2. Lustig RH, Schmidt LA, Brindis CD. Public health: The toxic truth about sugar. Nature 2012;482:27-9.
  3. Lustig RH. Fat Chance: Beating the Odds Against Sugar, Processed Food, Obesity and Disease. USA: Hudson Street Press, 2012.
  4. Welsh JA, Sharma AJ, Grellinger L, Vos MB. Consumption of added sugars is decreasing in the United States. Am J Clin Nutr 2011.
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  6. Department of Health. National Diet and Nutrition Survey: Headline results from Years 1,2 and 3 (combined) of the rolling programme 2008 - 2011. UK 2012.
  7. Barclay AW, Brand-Miller J. The Australian Paradox: A Substantial Decline in Sugars Intake over the Same Timeframe that Overweight and Obesity Have Increased. Nutrients 2011;3:491-504.
  8. FAOSTAT. Food and Agriculture Organization. http://faostat.fao.org 2012.
  9. United Nations Population Fund. State of World Population 2011. UNFPA, New York 2011.
  10. Statistics Canada. Food Statistics. 2012.
  11. Canadian Sugar Institute. Estimated Intakes of Added Sugars in Canada and Relationship to Trends in Body Weight. Carbohydrate News 2011.
  12. European Food Safety Authority. Scientific Opinion on dietary reference values for carbohydrates and dietary fibre. The EFSA Journal 2010;8:1462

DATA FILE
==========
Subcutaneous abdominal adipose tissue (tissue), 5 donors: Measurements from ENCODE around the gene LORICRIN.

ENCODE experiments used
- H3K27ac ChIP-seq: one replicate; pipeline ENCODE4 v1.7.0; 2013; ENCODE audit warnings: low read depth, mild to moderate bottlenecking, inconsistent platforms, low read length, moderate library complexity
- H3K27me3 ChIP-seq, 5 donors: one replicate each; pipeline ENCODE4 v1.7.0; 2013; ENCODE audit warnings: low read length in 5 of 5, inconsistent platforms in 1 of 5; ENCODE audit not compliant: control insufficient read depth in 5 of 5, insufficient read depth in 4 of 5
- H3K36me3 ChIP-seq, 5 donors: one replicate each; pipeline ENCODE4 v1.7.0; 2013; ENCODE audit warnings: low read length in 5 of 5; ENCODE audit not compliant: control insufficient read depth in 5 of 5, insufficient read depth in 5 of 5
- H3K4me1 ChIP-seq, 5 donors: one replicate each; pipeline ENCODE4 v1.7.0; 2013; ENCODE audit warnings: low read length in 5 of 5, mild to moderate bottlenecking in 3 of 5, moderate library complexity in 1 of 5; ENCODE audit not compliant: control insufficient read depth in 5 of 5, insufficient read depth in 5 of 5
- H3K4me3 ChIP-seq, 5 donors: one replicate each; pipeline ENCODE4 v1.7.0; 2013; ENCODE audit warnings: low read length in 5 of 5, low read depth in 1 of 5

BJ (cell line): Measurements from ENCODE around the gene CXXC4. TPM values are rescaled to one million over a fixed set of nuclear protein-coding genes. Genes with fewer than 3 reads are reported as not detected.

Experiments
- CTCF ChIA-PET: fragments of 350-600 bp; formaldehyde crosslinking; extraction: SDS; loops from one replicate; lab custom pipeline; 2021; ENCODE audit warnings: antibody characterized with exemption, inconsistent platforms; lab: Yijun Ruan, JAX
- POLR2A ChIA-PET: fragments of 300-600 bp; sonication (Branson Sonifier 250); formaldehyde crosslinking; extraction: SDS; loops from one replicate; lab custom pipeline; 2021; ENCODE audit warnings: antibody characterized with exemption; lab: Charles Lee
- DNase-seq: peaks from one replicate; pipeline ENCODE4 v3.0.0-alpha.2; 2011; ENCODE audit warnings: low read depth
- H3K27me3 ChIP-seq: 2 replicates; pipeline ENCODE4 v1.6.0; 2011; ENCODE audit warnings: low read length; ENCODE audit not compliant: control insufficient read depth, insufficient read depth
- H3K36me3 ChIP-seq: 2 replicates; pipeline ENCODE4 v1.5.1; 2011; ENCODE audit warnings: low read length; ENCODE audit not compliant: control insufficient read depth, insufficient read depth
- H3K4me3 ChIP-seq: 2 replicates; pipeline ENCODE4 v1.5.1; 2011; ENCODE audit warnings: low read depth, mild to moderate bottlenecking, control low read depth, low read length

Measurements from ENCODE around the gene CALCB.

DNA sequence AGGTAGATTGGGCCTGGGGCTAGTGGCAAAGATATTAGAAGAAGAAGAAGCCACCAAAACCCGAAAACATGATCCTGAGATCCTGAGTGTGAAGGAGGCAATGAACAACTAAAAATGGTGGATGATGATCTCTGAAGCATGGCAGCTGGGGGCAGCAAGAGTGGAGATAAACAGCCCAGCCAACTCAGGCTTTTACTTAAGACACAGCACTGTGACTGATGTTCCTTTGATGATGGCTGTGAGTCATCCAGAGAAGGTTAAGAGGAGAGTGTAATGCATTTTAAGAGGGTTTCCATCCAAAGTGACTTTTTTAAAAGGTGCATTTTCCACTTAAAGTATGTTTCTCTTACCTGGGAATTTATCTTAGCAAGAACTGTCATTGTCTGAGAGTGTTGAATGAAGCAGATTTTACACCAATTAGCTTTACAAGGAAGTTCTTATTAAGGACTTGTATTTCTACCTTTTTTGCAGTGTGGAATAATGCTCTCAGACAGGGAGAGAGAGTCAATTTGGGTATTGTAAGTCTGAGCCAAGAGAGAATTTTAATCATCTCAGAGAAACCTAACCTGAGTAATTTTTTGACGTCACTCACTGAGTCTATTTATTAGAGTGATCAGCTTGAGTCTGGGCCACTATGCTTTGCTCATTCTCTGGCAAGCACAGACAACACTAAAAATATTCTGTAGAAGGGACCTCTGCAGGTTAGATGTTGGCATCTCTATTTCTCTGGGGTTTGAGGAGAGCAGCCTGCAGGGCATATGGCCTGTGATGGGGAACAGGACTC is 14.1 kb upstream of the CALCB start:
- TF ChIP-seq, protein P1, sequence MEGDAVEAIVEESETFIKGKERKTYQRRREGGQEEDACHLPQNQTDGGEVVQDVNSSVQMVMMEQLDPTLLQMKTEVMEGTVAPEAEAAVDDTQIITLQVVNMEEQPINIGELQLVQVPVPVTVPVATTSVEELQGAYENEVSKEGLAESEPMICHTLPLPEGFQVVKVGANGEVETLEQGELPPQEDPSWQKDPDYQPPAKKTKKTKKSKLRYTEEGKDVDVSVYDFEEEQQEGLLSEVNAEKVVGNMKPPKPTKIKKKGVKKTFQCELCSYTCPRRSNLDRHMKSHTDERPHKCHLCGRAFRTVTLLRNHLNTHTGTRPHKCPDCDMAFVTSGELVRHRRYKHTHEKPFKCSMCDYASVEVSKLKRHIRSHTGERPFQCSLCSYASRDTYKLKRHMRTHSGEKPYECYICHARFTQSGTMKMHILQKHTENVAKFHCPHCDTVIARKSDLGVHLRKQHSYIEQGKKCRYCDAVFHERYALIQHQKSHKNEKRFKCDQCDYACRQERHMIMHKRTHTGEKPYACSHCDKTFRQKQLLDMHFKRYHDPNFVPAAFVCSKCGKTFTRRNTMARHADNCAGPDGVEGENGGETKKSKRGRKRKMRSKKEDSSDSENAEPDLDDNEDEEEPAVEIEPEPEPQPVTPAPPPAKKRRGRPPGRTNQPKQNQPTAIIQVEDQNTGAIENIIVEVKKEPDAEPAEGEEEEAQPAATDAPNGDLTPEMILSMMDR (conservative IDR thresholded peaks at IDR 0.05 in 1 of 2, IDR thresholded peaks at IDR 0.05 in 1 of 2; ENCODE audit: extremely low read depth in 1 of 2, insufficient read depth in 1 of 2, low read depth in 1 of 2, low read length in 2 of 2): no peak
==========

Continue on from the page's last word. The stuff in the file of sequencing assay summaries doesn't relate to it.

13. World Health Organization and Food and Agriculture Organization. Diet, nutrition and the prevention of chronic diseases. Report of a Joint FAO/WHO Expert Consultation. WHO Technical Report Series 916. WHO Geneva, Switzerland 2003.
  14. Institute of Medicine. Dietary Reference Intakes (DRI) for Energy, Carbohydrate, Fiber, Fat, Fatty Acids, Cholesterol, Protein, and Amino Acids. Washington, D.C.: The National Academies Press, 2005.
  15. Food and Agriculture Organization. Report of a Joint FAO/WHO Expert Consultation. Carbohydrates in Human Nutrition. FAO Food and Nutrition Paper No 66, 1998.
  16. Department of Health. Dietary Sugars and Human Disease. Committee on Medical Aspects of Food Policy. Report on Health and Social Subjects. Her Majesty's Stationery Office. 37. 1989. London.
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  18. Health Canada. Canadian Community Health Survey, Cycle 2.2, Nutrition. 2004.
  19. Statistics Canada. National Population Health Survey. 1994-1999.
  20. Langlois K, Garriguet D, Findlay L. Diet composition and obesity among Canadian adults. Health Rep 2009;20:11-20.
  21. Ziauddeen H, Fletcher PC. Is food addiction a valid and useful concept? Obes Rev 2012.
  22. Benton D. The plausibility of sugar addiction and its role in obesity and eating disorders. Clin Nutr 2010;29:288-303.
  23. World Health Organization. Neuroscience of psychoactive substance use and dependence. WHO Geneva, Switzerland 2004.
  24. Sievenpiper JL, de Souza RJ, Mirrahimi A et al. Effect of Fructose on Body Weight in Controlled Feeding Trials: A Systematic Review and Meta-analysis. Ann Intern Med 2012;156:291-304.
  25. Dolan LC, Potter SM, Burdock GA. Evidence-based review on the effect of normal dietary consumption of fructose on development of hyperlipidemia and obesity in healthy, normal weight individuals. Crit Rev Food Sci Nutr 2010;50:53-84.
  26. Sievenpiper JL, de Souza RJ, Jenkins DJ. Sugar: fruit fructose is still healthy. Nature 2012;482:470.